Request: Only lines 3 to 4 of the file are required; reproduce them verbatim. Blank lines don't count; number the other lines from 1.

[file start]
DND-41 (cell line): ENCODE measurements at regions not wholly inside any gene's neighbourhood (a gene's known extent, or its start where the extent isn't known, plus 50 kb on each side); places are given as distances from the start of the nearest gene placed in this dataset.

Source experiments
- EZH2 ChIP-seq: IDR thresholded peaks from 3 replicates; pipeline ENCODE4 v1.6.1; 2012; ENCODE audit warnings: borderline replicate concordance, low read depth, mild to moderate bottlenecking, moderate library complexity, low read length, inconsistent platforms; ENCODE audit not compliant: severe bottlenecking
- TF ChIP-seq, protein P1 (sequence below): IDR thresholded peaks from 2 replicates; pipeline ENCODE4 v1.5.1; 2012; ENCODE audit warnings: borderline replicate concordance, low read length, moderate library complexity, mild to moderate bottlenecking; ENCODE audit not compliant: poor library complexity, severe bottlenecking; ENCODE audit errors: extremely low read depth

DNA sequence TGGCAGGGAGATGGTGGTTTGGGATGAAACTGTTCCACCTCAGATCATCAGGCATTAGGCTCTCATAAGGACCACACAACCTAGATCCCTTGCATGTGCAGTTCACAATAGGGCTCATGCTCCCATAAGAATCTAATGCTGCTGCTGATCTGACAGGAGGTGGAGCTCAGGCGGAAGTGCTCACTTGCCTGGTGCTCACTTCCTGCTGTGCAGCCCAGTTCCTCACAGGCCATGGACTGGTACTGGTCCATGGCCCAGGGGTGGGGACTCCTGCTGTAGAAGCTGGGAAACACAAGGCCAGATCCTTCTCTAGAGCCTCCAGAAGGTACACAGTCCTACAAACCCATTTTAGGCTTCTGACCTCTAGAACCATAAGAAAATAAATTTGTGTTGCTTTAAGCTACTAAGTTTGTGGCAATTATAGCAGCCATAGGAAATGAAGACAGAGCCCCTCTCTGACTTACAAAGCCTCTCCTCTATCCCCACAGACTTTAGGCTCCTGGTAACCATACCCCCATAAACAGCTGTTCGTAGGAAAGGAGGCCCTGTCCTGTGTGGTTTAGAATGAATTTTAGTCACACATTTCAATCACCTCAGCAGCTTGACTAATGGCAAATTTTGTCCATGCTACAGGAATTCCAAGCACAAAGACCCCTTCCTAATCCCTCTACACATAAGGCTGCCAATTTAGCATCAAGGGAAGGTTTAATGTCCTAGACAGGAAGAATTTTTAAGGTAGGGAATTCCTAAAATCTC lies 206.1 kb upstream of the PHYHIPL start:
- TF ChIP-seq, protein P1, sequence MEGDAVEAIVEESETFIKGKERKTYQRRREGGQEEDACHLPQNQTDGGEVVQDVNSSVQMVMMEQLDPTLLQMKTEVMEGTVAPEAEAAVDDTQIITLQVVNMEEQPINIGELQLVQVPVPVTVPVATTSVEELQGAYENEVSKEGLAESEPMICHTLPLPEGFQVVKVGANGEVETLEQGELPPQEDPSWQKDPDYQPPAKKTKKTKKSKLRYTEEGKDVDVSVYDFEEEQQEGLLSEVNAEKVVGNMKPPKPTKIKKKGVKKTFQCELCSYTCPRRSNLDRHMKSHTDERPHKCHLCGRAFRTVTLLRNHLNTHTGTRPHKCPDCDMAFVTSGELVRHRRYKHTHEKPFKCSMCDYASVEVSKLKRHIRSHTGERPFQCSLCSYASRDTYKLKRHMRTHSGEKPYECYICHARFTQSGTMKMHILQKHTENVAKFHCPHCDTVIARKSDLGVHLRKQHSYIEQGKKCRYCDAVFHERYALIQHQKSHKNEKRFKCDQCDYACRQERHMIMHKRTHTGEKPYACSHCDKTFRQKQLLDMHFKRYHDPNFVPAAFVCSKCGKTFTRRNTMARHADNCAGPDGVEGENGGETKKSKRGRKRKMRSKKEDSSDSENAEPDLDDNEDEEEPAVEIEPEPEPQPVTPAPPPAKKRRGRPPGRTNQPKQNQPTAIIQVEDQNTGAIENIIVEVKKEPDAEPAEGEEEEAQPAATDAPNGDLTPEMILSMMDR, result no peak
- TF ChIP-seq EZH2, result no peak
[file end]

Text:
- EZH2 ChIP-seq: IDR thresholded peaks from 3 replicates; pipeline ENCODE4 v1.6.1; 2012; ENCODE audit warnings: borderline replicate concordance, low read depth, mild to moderate bottlenecking, moderate library complexity, low read length, inconsistent platforms; ENCODE audit not compliant: severe bottlenecking
- TF ChIP-seq, protein P1 (sequence below): IDR thresholded peaks from 2 replicates; pipeline ENCODE4 v1.5.1; 2012; ENCODE audit warnings: borderline replicate concordance, low read length, moderate library complexity, mild to moderate bottlenecking; ENCODE audit not compliant: poor library complexity, severe bottlenecking; ENCODE audit errors: extremely low read depth